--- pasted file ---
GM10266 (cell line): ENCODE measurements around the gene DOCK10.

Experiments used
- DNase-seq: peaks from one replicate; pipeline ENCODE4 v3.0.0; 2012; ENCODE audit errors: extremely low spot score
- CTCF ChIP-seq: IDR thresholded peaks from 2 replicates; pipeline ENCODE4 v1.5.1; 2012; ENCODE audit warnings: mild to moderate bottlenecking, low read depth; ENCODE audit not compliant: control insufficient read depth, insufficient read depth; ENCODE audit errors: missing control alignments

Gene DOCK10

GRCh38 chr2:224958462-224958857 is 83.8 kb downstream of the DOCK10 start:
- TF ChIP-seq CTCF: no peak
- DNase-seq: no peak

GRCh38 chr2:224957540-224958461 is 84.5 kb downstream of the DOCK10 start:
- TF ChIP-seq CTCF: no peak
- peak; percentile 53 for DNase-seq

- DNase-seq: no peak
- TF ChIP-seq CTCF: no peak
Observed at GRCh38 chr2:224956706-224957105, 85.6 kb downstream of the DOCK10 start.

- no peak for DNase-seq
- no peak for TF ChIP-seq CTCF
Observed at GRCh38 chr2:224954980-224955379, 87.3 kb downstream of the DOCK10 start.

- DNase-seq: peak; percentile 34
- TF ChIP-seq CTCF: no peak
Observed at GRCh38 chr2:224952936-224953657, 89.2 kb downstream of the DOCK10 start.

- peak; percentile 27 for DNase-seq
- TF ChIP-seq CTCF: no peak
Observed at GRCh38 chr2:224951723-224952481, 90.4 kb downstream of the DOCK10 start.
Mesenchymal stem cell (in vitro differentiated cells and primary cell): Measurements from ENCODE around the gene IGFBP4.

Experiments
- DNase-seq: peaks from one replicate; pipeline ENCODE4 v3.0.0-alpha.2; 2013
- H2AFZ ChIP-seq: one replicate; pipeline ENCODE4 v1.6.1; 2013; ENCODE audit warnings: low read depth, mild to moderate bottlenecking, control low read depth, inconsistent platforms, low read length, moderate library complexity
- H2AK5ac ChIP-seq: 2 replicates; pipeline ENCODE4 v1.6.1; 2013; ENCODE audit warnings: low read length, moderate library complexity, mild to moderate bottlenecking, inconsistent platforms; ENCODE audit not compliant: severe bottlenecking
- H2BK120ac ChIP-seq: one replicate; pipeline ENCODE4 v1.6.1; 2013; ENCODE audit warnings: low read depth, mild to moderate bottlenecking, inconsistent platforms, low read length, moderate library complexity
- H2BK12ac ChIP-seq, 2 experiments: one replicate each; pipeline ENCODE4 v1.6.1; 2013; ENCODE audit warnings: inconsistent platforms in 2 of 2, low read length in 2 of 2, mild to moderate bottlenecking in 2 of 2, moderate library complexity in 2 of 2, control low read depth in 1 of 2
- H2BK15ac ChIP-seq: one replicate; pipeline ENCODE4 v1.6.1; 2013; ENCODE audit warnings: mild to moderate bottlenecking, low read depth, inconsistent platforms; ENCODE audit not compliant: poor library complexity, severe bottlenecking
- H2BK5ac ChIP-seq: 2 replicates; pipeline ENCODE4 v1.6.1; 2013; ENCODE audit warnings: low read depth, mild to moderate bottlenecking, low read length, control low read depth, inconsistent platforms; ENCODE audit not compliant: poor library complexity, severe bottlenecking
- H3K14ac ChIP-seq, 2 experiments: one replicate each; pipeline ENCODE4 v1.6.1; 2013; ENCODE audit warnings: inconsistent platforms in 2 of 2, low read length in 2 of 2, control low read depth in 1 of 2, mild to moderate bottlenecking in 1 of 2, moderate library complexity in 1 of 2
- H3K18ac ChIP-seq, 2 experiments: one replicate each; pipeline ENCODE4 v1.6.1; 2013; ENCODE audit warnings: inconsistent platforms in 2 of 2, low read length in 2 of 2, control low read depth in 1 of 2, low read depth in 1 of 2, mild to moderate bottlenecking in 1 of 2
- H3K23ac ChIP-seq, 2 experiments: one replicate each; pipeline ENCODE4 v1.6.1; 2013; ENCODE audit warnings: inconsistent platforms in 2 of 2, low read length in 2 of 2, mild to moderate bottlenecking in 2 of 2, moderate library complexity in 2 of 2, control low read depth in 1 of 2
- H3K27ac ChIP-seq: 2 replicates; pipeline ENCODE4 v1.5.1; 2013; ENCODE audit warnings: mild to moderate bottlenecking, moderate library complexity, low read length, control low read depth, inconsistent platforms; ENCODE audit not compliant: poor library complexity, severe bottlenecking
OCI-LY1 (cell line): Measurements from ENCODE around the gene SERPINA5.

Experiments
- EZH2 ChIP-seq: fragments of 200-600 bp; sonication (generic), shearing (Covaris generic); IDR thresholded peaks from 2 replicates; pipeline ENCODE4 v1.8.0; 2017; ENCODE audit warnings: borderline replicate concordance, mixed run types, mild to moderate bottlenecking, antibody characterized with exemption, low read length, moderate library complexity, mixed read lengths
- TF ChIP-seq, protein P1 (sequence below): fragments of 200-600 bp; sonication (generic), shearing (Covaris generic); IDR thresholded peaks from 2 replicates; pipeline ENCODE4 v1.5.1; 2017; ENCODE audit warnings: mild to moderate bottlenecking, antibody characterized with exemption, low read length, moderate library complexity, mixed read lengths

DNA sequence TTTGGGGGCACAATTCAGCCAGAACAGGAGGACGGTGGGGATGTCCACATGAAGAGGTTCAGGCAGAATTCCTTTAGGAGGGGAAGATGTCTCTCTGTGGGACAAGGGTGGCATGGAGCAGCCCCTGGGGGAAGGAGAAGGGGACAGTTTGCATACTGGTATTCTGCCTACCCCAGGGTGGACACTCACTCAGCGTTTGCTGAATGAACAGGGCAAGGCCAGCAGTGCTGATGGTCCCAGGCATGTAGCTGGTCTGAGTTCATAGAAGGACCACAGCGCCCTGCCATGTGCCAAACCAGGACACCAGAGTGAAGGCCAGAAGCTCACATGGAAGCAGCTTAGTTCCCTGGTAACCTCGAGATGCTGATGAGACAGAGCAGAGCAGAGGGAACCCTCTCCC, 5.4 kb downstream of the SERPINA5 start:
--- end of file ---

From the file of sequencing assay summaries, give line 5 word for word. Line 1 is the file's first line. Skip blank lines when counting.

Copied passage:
Gene DOCK10